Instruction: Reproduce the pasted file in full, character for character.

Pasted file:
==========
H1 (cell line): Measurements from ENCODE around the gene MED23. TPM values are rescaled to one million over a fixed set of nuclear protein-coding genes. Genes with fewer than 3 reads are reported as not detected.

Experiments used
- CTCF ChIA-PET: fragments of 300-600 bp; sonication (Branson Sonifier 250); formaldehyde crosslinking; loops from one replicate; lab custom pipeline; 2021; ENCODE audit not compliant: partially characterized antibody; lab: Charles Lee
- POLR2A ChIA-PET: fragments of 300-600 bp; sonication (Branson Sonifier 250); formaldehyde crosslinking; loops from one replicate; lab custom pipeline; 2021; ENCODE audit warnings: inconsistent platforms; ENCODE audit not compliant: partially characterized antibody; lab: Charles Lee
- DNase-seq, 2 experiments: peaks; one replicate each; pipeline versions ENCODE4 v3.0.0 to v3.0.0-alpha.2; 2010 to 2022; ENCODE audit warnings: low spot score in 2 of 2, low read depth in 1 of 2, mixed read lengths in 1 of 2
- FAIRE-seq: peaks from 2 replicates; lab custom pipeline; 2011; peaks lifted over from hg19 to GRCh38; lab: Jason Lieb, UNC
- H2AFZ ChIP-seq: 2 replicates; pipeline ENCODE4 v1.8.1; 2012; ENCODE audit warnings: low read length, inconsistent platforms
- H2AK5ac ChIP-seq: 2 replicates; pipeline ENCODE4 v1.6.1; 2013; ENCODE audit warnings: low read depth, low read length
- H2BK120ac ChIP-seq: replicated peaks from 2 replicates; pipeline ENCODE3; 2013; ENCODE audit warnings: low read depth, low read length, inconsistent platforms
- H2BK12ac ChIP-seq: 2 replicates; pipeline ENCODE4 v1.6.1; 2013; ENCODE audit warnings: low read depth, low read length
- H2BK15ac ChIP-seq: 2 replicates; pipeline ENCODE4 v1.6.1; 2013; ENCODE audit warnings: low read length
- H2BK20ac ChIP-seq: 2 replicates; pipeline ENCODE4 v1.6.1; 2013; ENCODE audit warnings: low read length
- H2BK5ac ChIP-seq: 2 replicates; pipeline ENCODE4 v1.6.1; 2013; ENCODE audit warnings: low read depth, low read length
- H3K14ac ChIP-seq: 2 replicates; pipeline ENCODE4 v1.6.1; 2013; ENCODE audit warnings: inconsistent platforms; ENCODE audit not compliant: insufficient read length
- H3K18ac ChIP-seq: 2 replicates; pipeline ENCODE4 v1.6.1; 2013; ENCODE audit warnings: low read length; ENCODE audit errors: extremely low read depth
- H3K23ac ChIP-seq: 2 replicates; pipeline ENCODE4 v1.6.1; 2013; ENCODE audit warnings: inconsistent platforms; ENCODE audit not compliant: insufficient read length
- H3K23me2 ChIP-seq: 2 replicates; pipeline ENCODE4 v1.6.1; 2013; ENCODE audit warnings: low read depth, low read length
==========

H1 (cell line): Measurements from ENCODE around the gene MED23. TPM values are rescaled to one million over a fixed set of nuclear protein-coding genes. Genes with fewer than 3 reads are reported as not detected.

Experiments used
- CTCF ChIA-PET: fragments of 300-600 bp; sonication (Branson Sonifier 250); formaldehyde crosslinking; loops from one replicate; lab custom pipeline; 2021; ENCODE audit not compliant: partially characterized antibody; lab: Charles Lee
- POLR2A ChIA-PET: fragments of 300-600 bp; sonication (Branson Sonifier 250); formaldehyde crosslinking; loops from one replicate; lab custom pipeline; 2021; ENCODE audit warnings: inconsistent platforms; ENCODE audit not compliant: partially characterized antibody; lab: Charles Lee
- DNase-seq, 2 experiments: peaks; one replicate each; pipeline versions ENCODE4 v3.0.0 to v3.0.0-alpha.2; 2010 to 2022; ENCODE audit warnings: low spot score in 2 of 2, low read depth in 1 of 2, mixed read lengths in 1 of 2
- FAIRE-seq: peaks from 2 replicates; lab custom pipeline; 2011; peaks lifted over from hg19 to GRCh38; lab: Jason Lieb, UNC
- H2AFZ ChIP-seq: 2 replicates; pipeline ENCODE4 v1.8.1; 2012; ENCODE audit warnings: low read length, inconsistent platforms
- H2AK5ac ChIP-seq: 2 replicates; pipeline ENCODE4 v1.6.1; 2013; ENCODE audit warnings: low read depth, low read length
- H2BK120ac ChIP-seq: replicated peaks from 2 replicates; pipeline ENCODE3; 2013; ENCODE audit warnings: low read depth, low read length, inconsistent platforms
- H2BK12ac ChIP-seq: 2 replicates; pipeline ENCODE4 v1.6.1; 2013; ENCODE audit warnings: low read depth, low read length
- H2BK15ac ChIP-seq: 2 replicates; pipeline ENCODE4 v1.6.1; 2013; ENCODE audit warnings: low read length
- H2BK20ac ChIP-seq: 2 replicates; pipeline ENCODE4 v1.6.1; 2013; ENCODE audit warnings: low read length
- H2BK5ac ChIP-seq: 2 replicates; pipeline ENCODE4 v1.6.1; 2013; ENCODE audit warnings: low read depth, low read length
- H3K14ac ChIP-seq: 2 replicates; pipeline ENCODE4 v1.6.1; 2013; ENCODE audit warnings: inconsistent platforms; ENCODE audit not compliant: insufficient read length
- H3K18ac ChIP-seq: 2 replicates; pipeline ENCODE4 v1.6.1; 2013; ENCODE audit warnings: low read length; ENCODE audit errors: extremely low read depth
- H3K23ac ChIP-seq: 2 replicates; pipeline ENCODE4 v1.6.1; 2013; ENCODE audit warnings: inconsistent platforms; ENCODE audit not compliant: insufficient read length
- H3K23me2 ChIP-seq: 2 replicates; pipeline ENCODE4 v1.6.1; 2013; ENCODE audit warnings: low read depth, low read length